Introduction With the UN Relief and Works Agency for Palestine Refugees (UNRWA) having run a deficit almost since the start of its operations in 1950, the US’s decision – as UNRWA’s erstwhile primary funder – to cut its financial support for the Agency is having a significant impact both on UNRWA and over five million Palestinian refugees living across UNRWA’s five areas of operation in the Middle East: Lebanon, Jordan, Syria, Gaza and the West Bank. This article explores UNRWA’s responses to this dramatic cut in funding; more

Journal of Humanitarian Affairs
Sean Healy and Victoria Russell

Introduction This is the story of a meeting between a humanitarian operation and a conspiracy theory, and what happened next. The operation was a search and rescue mission run on the Mediterranean by many different non-governmental organisations (NGOs), including Médecins Sans Frontières, 1 aiming to save the lives of migrants, refugees and asylum seekers lost at sea. The conspiracy theory 2 was that this operation was the opposite of what it

Journal of Humanitarian Affairs
Open Access (free)
Architecture, Building and Humanitarian Innovation
Tom Scott-Smith

shelter from the rain. I saw a white modernist building lit up in the dark, tucked away in a far corner of the Giardini. I ran to take cover. It featured an exhibit called Places for People : a sparse but simply furnished demonstration of real interventions rather than idealistic projections, describing three projects that had worked with refugees to make modest but important improvements to their emergency shelters. The ideas were a refreshing change from the rest of the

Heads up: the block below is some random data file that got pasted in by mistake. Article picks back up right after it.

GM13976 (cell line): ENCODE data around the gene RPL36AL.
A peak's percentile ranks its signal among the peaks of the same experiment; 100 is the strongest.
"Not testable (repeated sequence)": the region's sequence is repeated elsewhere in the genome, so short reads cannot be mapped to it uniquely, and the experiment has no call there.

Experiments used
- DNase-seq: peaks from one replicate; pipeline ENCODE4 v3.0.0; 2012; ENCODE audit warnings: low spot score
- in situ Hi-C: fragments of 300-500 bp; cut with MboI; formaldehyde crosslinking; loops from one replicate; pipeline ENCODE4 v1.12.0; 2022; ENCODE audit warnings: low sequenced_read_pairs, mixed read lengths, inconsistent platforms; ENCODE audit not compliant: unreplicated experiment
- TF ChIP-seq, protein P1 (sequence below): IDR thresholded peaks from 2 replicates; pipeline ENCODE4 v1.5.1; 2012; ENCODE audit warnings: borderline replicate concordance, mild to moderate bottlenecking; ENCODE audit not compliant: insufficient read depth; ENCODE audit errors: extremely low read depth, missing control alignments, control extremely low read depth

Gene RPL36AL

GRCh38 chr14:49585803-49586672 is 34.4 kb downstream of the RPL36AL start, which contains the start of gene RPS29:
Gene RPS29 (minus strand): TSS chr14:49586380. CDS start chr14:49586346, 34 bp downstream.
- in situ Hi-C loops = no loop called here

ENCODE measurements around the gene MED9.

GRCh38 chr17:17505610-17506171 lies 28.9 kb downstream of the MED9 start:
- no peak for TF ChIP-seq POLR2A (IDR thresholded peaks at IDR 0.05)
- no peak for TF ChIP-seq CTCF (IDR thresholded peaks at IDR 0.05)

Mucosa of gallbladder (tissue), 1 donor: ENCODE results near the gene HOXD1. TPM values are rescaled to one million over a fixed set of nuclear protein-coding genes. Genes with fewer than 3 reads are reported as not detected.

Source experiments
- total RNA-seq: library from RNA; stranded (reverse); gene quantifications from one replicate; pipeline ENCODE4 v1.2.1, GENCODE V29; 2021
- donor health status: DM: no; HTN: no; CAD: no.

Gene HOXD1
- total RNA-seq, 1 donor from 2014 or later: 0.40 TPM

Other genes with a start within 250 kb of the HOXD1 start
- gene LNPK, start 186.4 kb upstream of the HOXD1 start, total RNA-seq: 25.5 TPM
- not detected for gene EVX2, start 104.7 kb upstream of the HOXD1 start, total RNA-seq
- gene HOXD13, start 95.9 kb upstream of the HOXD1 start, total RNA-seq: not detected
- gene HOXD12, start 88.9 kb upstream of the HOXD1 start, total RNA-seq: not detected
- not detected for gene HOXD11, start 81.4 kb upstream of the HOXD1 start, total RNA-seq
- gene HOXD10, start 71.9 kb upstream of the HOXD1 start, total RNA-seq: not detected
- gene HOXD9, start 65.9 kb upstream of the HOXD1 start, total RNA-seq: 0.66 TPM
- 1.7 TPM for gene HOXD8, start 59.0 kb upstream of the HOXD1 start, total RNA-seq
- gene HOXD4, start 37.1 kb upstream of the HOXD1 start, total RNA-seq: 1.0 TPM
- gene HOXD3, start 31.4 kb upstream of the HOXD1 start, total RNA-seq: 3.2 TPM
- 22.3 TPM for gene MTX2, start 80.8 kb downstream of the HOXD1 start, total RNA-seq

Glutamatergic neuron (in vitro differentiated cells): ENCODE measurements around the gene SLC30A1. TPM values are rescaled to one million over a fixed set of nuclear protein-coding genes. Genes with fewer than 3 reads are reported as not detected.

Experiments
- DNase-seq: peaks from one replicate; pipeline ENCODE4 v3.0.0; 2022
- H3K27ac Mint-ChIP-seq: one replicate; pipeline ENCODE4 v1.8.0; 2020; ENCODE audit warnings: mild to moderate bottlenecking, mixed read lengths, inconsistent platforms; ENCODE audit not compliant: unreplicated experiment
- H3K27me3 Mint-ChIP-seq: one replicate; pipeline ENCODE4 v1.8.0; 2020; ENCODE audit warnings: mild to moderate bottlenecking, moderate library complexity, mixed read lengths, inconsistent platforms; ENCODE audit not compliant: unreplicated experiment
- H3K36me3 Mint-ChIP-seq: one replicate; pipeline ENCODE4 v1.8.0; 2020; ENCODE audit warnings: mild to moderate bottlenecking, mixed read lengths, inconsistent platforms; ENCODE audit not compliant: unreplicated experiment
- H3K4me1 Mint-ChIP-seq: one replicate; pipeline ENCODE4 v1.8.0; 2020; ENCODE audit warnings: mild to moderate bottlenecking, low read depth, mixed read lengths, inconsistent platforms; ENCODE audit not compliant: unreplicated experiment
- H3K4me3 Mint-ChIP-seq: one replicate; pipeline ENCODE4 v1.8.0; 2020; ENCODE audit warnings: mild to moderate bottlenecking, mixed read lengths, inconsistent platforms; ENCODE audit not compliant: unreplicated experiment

Journal of Humanitarian Affairs
Corporations, Celebrities and the Construction of the Entrepreneurial Refugee Woman
Annika Bergman Rosamond and Catia Gregoratti

, suggests that the promotion of self-reliance through vocational training and entrepreneurship programmes has become the new neoliberal mantra also among refugee-supporting agencies, policymakers and different humanitarian actors ( Easton-Calabria and Omata, 2018 ; Turner, 2019 ; Richey and Brockington, 2020 ). Yet, little attention has been devoted to exploring how the discourse of entrepreneurship is mobilised for the presumed benefit of refugee women in the realm of humanitarian governance, here

Journal of Humanitarian Affairs
Middle-Aged Syrian Women’s Contributions to Family Livelihoods during Protracted Displacement in Jordan
Dina Sidhva, Ann-Christin Zuntz, Ruba al Akash, Ayat Nashwan, and Areej Al-Majali

attend NGO classes. In 2016, she joined Queens of Syria , a much acclaimed theatre production performed by refugee women in Amman, for a three-week tour to the UK. On stage, the women recited dialogues that drew parallels between the enslavement of Trojan women in Euripides’ famous tragedy and their personal experiences of loss and displacement in Syria. While Marwa’s husband was initially reluctant to let her act, she managed to convince him by pointing out that her

Journal of Humanitarian Affairs
Open Access (free)
Digital Bodies, Data and Gifts
Kristin Bergtora Sandvik

humanitarian past, there is a brief account of the history of wristbands in refugee management and child nutrition to illustrate how tracking devices have been used for control and governance purposes. Section 4 offers an inventory of proposed aid uses of wearables – the central issue here is not present or future uses but what is imagined as possible, appropriate or useful interventions and – crucially – for whom? Section 5 reflects on how wearables challenge our basic

Journal of Humanitarian Affairs